It takes a few puffs of the Jaime Garcia Reserva Especial 10th Anniversary Limited Edition to get the flavor fired up, but when it does there is a familiar combination of sweetness and earthiness, which given the Connecticut broadleaf wrapper seems quite fitting. If it’s a medium start on the palate, it’s medium-plus on the first retrohale, where the earth and pepper are much clearer and firmer on the senses, as well as hitting a stride that I would call in line with a classic blend from My Father, not just this specific line. Smoke production is pretty plentiful in the first inch and its bluish-gray color contrasts with the color of the wrapper while seemingly complementing some colors in the band. There’s variance in just how thick and heavy the smoke and flavor are in the first inch; while I didn’t think the first sample had a noticeably heavy body or profile, the second cigar feels like it had the density of a thick brownie, sitting heavier on my tongue and warranting a mention. That brownie thickness translates into a bit of brownie flavor as well, thick and chocolatey before evolving into a mocha flavor by the addition of a touch of coffee, then quickly moving towards more earth while the last bits of chocolate drip away. There’s an interesting mellowing of the flavors at the burn line gets to the end of the first third, though they don’t disappear. Rather, while the cigar still has plenty of body, the flavors have simply dialed back the intensity a few ticks, similar to a musician or group playing a softer section of a song. Technical performance has been good though combustion in the first sample needs a bit more maintenance as I learn its rhythm.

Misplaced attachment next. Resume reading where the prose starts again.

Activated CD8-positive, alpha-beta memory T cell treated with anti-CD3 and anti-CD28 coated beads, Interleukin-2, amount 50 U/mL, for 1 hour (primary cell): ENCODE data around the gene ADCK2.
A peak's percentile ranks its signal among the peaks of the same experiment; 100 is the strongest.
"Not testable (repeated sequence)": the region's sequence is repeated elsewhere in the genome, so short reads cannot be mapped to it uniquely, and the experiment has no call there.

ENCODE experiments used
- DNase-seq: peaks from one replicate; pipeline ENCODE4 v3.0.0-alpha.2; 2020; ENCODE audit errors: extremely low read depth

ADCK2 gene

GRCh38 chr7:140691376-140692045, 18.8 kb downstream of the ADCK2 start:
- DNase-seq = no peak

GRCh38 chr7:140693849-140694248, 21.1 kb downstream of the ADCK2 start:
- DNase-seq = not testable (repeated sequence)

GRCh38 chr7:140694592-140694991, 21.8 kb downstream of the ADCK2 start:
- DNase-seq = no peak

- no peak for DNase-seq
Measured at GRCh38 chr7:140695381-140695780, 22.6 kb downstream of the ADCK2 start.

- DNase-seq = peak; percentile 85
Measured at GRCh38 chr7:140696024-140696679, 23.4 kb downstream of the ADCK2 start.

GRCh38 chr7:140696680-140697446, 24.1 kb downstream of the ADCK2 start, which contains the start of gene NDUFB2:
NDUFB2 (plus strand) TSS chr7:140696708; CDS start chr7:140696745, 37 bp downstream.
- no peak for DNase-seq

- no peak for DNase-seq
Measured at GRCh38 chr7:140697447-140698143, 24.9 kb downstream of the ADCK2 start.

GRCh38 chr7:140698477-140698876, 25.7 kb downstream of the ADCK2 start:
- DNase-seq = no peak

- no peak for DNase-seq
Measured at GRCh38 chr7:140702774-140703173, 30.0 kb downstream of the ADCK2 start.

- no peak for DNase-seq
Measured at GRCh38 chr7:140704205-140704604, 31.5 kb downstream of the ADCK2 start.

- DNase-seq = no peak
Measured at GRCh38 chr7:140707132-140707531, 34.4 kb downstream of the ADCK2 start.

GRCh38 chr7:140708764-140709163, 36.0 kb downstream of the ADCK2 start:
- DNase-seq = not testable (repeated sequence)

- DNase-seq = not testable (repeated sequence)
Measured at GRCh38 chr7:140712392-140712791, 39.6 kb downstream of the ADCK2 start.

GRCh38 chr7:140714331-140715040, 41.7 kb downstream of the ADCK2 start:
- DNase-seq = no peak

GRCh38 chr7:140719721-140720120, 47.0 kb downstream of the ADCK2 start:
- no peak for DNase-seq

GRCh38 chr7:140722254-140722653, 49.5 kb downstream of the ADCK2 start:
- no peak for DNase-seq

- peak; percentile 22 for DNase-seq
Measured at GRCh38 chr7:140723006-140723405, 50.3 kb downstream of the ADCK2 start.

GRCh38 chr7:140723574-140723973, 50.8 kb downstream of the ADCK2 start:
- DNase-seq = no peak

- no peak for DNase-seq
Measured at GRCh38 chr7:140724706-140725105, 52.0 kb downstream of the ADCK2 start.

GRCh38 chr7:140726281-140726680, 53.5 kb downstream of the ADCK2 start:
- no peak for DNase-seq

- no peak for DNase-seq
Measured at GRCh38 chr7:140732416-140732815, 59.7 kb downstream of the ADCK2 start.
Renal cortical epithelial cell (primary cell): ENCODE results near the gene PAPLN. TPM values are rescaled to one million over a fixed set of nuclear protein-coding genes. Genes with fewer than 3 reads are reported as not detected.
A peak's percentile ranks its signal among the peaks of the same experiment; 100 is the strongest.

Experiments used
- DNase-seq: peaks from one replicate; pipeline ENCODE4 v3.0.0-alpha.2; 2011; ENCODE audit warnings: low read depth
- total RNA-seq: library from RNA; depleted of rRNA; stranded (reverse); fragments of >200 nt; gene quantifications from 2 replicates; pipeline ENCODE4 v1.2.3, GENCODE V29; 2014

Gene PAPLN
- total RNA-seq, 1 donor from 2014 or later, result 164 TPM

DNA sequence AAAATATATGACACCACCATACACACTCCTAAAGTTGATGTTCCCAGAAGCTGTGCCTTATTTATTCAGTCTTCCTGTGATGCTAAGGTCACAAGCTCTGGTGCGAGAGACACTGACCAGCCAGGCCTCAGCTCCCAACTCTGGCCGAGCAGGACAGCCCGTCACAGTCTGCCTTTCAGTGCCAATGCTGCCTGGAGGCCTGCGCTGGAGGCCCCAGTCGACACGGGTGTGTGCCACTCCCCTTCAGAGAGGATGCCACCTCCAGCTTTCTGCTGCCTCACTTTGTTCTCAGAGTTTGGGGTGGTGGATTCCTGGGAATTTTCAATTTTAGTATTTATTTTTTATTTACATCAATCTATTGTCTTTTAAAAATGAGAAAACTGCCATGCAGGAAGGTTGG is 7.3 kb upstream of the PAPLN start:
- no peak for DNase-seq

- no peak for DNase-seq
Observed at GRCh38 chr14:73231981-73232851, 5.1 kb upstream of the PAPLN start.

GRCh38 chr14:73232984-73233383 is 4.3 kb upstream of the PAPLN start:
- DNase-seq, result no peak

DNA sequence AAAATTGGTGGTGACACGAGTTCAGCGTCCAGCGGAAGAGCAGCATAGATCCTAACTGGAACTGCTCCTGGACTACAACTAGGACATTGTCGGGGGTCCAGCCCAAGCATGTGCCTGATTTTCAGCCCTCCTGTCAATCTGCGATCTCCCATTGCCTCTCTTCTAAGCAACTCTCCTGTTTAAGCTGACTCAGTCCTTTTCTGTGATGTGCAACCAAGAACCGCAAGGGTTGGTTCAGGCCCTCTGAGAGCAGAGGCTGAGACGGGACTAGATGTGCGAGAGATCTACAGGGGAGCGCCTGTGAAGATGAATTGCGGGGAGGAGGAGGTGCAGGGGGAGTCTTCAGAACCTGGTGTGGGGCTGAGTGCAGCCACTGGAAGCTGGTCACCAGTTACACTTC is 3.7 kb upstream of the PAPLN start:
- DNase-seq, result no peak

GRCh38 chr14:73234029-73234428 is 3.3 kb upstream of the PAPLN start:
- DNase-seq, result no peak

The start of the Jaime Garcia’s second third shows that the cigar still has a good bit of earth and pepper, and if I happen to over smoke the cigar a bit, it certainly reprimands me for doing so. While it has dialed back a bit, the pepper is now a bit more pointed and gruffer and I find myself spacing out my puffs to ease this new physical sensation that the cigar delivers. By the midway point, the cigar has gotten fairly robust, especially when taking a retrohale. The sweetness that the cigar exhibited in the first third is largely gone, replaced by dry earth and a blunt pepper that doesn’t so much tingle the senses as it does punch and scrape them. The cigar still has occasional struggles with combustion, which is odd given that it doesn’t seem over humidified at all, leading me to wonder if it might just be some heavier tobacco in the filler that needs a bit quicker puffing rate. It hasn’t changed much of the flavor intensity or overall strength, both of which sit at medium-plus, though so far I haven’t felt much of a nicotine hit. One sample picks up a very harsh note as the final third approaches, as chalk in the earth goes wildly rogue and creates a significant amount of irritation.